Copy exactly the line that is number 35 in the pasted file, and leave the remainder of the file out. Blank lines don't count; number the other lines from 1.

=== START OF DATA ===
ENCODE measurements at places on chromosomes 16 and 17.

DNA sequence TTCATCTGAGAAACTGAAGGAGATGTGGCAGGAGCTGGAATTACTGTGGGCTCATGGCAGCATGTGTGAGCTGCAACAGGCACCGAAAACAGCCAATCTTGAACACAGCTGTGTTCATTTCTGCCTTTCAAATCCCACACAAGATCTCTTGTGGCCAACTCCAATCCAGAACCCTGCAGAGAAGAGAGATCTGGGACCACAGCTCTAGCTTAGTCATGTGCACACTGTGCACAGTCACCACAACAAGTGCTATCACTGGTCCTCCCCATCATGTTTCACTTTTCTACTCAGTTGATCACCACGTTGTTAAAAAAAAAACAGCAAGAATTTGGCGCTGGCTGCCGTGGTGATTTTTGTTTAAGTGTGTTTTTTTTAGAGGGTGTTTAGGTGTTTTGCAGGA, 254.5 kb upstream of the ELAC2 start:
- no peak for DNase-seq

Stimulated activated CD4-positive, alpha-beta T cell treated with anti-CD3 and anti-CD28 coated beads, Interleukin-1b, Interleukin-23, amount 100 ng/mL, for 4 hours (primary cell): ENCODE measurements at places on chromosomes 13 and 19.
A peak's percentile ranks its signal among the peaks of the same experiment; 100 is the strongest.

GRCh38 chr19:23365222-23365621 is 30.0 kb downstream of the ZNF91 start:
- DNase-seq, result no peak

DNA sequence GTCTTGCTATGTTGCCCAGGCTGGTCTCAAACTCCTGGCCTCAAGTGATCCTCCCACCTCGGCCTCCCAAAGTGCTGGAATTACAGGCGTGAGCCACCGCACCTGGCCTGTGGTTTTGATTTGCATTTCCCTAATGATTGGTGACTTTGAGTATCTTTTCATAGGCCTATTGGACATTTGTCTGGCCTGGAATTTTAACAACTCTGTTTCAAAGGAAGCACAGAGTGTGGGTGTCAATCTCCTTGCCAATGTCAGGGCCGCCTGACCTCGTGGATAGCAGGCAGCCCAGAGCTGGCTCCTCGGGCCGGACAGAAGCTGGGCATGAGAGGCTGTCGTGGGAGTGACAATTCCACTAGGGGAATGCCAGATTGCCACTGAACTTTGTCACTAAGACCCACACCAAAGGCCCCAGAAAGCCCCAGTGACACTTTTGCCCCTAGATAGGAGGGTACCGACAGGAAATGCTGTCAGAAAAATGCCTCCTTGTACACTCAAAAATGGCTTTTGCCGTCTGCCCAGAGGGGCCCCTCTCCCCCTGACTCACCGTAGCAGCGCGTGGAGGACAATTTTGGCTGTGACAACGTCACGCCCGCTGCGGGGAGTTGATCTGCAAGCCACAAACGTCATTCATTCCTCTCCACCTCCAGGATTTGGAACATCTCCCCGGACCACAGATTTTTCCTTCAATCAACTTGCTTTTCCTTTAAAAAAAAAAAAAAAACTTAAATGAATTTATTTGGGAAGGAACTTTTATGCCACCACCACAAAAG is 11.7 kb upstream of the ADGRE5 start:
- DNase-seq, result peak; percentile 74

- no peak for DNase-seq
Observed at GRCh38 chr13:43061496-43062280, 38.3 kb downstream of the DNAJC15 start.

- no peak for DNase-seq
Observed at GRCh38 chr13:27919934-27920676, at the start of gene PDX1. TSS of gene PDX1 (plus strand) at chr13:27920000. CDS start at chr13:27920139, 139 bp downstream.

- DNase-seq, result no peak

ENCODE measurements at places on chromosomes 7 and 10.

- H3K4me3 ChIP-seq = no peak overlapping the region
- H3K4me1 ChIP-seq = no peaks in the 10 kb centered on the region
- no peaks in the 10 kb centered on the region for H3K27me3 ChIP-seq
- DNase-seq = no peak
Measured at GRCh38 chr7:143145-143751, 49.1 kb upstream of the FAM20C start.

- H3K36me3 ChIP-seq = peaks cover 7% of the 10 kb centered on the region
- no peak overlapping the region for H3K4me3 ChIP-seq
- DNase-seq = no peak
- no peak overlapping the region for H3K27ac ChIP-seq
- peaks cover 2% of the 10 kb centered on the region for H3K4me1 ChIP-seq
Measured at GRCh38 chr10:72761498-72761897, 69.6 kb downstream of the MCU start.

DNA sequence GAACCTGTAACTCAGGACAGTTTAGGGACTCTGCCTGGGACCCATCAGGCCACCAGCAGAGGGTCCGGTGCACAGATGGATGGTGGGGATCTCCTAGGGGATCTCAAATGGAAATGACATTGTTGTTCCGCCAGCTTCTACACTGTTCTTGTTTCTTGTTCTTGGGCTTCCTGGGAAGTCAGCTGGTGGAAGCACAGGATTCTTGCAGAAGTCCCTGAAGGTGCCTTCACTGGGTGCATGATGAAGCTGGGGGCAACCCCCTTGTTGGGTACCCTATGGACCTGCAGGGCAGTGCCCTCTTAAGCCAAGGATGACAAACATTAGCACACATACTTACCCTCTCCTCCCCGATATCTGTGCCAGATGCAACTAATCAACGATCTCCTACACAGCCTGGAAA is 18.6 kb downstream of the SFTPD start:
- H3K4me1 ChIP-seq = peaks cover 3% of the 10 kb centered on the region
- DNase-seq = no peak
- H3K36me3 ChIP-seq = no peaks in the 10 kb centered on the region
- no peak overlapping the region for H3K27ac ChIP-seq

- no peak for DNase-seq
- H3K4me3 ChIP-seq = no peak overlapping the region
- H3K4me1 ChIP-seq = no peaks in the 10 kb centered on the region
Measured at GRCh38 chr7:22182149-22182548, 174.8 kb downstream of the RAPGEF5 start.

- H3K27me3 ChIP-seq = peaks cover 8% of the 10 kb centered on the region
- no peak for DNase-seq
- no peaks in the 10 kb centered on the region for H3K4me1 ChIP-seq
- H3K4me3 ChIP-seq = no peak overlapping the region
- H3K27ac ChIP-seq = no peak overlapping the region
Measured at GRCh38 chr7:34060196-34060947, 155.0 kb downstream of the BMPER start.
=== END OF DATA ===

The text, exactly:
Measured at GRCh38 chr7:22182149-22182548, 174.8 kb downstream of the RAPGEF5 start.